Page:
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  1. #1
    Senior Member Pliny the Elder's Avatar
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    Panniers on a Fixed Gear?

    Does anyone have any experience using panniers on a fixed gear? I currently use a Chrome Ivan backpack but when I do grocery store runs it is a lot of weight on my back. Thinking about adding a rear rack to my bike and attaching the backpack to that.

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    I commuted solely by fixed gear for a couple years, and I ended up moving to a rack and panniers. Best decision ever. Backpacks suck. No reason it's any different of a decision for a fixed gear than a geared bike. Geometry plays a more important role than drive train. For instance, mine had a really short back end, which made getting the rack to sit level was a chore, and the bags had to be put as far back as they could to avoid heel strike.

  3. #3
    coprolite fietsbob's Avatar
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    Its just a bike , add racks if you want , and they fit .. and bags.. if you like a fixie , fine .

    once you start hauling weight regularly, you may change your mind. thats your choice ..

    That Additional weight will have to be accelerated and slowed down ..


    I use 2 front panniers , on a low trail bike , which makes it more stable ..

  4. #4
    Packfodding 3 caloso's Avatar
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    Quote Originally Posted by AlTheKiller View Post
    I commuted solely by fixed gear for a couple years, and I ended up moving to a rack and panniers. Best decision ever. Backpacks suck. No reason it's any different of a decision for a fixed gear than a geared bike. Geometry plays a more important role than drive train. For instance, mine had a really short back end, which made getting the rack to sit level was a chore, and the bags had to be put as far back as they could to avoid heel strike.
    This is my thought.
    Cyclists of the world, unite! You have nothing to lube but your chains!

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    Bicycle Repair Man !!! Sixty Fiver's Avatar
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    My 1955 Raleigh fixed gear has had panniers but now I use a Carradice seat bag... it also has front and rear brakes.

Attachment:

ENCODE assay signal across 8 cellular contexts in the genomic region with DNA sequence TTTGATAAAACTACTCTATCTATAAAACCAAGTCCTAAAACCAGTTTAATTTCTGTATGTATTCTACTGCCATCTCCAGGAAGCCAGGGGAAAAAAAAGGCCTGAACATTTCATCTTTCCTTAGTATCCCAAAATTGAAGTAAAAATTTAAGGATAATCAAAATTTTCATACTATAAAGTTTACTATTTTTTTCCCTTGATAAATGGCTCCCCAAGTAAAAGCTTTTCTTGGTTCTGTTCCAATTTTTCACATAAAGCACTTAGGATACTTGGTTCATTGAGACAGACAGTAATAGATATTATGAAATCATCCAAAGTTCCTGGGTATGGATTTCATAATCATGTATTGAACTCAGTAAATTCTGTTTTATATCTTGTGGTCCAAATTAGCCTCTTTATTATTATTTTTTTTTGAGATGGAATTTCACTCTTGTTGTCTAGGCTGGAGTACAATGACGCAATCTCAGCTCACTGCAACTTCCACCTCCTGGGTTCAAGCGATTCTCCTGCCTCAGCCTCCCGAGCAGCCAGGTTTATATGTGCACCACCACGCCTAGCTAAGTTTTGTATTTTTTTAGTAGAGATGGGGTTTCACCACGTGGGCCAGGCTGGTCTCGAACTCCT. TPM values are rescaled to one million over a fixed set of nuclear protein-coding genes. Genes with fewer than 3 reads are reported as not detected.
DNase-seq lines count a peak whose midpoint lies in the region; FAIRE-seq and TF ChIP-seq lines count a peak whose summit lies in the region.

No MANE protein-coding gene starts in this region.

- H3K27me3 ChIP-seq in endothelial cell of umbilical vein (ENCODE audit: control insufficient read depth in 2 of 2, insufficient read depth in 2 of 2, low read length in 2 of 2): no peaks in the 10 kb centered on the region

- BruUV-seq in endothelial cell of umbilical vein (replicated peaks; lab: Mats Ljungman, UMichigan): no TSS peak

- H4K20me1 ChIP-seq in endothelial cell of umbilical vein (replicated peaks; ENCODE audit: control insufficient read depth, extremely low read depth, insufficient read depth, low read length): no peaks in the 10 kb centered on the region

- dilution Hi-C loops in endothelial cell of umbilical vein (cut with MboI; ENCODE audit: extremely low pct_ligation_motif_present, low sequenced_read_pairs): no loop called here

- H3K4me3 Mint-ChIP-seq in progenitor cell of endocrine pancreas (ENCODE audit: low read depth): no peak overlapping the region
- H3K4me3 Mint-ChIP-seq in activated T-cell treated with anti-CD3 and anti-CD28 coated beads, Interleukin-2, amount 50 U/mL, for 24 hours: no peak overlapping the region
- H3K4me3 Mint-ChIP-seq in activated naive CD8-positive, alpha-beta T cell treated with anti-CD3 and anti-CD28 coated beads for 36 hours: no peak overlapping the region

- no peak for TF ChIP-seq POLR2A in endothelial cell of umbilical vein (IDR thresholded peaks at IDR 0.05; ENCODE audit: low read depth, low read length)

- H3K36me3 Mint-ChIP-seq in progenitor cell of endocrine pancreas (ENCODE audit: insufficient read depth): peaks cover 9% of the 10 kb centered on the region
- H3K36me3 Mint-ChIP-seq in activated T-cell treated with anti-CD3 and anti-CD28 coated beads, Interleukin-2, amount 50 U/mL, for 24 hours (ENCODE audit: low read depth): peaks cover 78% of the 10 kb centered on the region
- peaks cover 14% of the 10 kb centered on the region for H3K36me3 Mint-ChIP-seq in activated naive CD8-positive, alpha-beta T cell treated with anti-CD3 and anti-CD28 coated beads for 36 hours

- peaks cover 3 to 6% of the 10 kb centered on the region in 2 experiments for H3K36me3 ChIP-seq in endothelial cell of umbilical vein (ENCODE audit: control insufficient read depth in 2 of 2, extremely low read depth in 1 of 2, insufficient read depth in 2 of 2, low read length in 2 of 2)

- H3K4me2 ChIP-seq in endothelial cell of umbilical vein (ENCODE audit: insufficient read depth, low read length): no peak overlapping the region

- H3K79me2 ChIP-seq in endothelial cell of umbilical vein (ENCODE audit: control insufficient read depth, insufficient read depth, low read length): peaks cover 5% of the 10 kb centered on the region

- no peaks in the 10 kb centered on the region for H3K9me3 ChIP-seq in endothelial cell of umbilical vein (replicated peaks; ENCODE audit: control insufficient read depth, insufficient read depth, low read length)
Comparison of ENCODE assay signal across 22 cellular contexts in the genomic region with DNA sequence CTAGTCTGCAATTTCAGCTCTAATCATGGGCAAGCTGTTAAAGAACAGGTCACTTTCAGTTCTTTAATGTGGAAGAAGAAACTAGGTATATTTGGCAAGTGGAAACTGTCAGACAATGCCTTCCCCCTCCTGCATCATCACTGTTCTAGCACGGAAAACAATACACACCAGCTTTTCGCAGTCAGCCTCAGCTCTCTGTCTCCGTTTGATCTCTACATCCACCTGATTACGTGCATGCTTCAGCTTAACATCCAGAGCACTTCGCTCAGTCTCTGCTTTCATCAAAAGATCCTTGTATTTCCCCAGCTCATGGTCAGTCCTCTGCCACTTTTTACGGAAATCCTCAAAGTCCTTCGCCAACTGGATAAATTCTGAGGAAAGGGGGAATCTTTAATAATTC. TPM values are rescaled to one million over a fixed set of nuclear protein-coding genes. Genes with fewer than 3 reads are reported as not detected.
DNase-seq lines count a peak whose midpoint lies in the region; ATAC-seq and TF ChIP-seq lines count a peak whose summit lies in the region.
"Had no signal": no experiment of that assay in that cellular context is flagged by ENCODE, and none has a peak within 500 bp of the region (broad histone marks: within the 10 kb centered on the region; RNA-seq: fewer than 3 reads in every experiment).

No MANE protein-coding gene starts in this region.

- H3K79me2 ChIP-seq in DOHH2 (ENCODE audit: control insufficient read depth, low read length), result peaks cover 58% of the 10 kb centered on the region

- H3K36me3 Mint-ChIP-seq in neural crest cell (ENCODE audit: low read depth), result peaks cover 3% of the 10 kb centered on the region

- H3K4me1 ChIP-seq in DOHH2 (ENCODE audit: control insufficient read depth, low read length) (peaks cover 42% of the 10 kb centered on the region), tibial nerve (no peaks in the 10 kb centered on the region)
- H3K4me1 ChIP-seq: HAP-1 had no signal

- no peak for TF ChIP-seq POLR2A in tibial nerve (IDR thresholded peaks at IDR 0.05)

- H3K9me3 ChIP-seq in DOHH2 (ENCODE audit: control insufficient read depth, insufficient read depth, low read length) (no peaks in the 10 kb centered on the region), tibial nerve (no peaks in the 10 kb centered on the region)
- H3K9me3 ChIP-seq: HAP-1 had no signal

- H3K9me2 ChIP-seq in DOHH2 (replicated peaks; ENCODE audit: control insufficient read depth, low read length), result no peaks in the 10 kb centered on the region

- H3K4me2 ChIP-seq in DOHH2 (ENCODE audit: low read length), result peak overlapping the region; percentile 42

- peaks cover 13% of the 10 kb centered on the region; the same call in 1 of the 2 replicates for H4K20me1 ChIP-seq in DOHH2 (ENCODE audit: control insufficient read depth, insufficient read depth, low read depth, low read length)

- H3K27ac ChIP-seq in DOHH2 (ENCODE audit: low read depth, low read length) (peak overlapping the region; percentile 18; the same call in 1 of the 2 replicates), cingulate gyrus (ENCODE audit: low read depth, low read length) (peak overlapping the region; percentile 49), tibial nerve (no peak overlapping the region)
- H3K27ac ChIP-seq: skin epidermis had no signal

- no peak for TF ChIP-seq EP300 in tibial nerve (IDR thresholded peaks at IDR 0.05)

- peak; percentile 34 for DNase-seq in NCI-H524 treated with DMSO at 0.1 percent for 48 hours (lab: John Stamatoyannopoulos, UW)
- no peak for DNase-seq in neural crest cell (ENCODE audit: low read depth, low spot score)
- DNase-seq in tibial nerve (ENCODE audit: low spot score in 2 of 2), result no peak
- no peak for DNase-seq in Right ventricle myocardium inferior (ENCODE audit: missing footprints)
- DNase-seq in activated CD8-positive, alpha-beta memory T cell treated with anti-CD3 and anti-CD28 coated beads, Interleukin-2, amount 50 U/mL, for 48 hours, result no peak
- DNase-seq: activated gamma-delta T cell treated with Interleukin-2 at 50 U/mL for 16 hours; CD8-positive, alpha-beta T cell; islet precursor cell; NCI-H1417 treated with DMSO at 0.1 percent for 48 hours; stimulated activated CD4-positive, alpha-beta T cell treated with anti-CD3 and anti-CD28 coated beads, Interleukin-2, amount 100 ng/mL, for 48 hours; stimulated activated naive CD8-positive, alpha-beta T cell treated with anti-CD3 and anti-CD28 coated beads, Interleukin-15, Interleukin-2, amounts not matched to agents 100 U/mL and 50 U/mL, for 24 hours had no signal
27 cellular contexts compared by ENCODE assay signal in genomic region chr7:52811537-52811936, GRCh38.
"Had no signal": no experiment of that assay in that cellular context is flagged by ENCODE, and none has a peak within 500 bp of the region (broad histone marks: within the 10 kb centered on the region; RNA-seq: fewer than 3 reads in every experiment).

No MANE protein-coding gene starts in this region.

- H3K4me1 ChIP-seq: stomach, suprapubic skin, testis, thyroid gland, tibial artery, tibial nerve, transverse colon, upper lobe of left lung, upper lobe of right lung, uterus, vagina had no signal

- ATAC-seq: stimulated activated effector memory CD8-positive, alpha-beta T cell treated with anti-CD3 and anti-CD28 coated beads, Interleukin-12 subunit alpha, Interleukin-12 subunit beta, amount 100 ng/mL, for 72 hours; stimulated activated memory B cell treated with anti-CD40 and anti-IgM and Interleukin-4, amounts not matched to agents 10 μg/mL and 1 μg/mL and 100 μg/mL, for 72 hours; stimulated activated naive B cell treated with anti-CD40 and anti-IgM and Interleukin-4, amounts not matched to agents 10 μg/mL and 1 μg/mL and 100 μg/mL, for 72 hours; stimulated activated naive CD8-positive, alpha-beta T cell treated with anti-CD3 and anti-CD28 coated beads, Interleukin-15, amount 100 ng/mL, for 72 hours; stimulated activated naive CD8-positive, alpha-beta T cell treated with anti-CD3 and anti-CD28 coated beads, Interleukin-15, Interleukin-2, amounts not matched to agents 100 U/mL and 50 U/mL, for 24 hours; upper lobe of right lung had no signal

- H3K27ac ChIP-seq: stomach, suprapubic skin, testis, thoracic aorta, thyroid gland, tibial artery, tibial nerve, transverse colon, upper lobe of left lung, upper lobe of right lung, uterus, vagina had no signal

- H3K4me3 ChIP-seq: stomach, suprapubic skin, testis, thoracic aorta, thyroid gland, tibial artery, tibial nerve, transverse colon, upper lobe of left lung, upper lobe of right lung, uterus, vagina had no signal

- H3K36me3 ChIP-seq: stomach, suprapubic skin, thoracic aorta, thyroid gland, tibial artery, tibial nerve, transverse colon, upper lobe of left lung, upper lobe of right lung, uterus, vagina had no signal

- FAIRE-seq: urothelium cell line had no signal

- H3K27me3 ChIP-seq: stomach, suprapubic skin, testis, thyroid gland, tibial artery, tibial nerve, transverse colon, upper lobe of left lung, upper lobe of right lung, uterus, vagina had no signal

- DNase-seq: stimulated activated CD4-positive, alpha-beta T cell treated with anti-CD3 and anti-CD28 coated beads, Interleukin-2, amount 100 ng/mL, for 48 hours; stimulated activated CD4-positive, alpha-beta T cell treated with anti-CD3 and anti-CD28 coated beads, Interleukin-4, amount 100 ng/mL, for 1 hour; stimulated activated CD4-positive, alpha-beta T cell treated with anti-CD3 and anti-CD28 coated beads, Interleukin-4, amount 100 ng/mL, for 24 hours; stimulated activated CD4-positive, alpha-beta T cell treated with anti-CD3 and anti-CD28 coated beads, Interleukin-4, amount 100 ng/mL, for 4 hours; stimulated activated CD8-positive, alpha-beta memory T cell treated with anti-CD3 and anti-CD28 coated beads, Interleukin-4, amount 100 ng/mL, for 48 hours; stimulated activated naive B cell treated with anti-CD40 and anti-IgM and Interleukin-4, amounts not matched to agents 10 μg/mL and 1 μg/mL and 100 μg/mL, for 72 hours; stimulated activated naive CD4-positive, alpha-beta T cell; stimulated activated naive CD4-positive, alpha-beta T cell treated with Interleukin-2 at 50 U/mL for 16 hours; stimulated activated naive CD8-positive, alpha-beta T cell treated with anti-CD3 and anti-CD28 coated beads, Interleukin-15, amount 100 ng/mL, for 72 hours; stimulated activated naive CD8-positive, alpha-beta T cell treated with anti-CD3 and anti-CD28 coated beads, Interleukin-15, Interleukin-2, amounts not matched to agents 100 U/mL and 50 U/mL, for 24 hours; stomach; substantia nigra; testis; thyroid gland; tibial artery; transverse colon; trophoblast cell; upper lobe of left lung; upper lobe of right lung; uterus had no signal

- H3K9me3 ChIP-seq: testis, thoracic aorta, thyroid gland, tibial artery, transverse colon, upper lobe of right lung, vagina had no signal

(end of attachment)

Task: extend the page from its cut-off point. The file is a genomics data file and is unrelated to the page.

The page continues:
Have also used a rack and panniers on other fixed gear bikes and always run a front brake as a minimum and with extra weight you would not want to run brakeless as you would have to stop more mass that is sitting over the back wheel.

  6. #6
    It's MY mountain DiabloScott's Avatar
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    Other than heel strike (because most fixed gears have such short chainstays), I don't think there's a problem. My bike is longer and I think I could make it work. My commute is only 3 miles so a backpack is OK but I have this trunk bag that I can also use.

    http://diabloscott.blogspot.com/

  7. #7
    commuter and barbarian scroca's Avatar
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    I have Wald baskets on the back of one of my fixed gear bikes -- the winter bike, when I have to carry more.
    2011 Felt Q620
    2010 Motobecane Jury fixed gear
    2010 Surly LHT
    1992 Trek 1200
    1977 Schwinn Le Tour II fixed gear

  8. #8
    Senior Member chas58's Avatar
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    Do you have any specific concerns in mind you would like to share with us?


    If the frame has rack mounts, it is no problem to carry racks, that is what the bike is designed for. Obviously the short chain stay track bikes do not have rack mounts (or any mounts if they are truely a track bike).


    I commute with FG and panniers, although that bike has more road geometry. Accelerating and braking are slower when carrying weight on the rack (its is significantly faster even comparing wearing weight on my back vs carrying the same weight on the bike).


    Do you have brakes? If you are carrying significant weight, you will need brakes. Obviously skid-stops don't work too well with 20+ lbs on the rear wheel. The extra braking power of brakes is important here.


    Personally I use a messanger bag most of the time. Backpacks have the weight too high, and generate too much sweat. Panniers slow the bike down, change the bike's handling, and have wind resistance which is horrible riding against the wind. Messanger bag (with detatchable front cross strap) work best for me, but obviously I can carry more weight with panniers.

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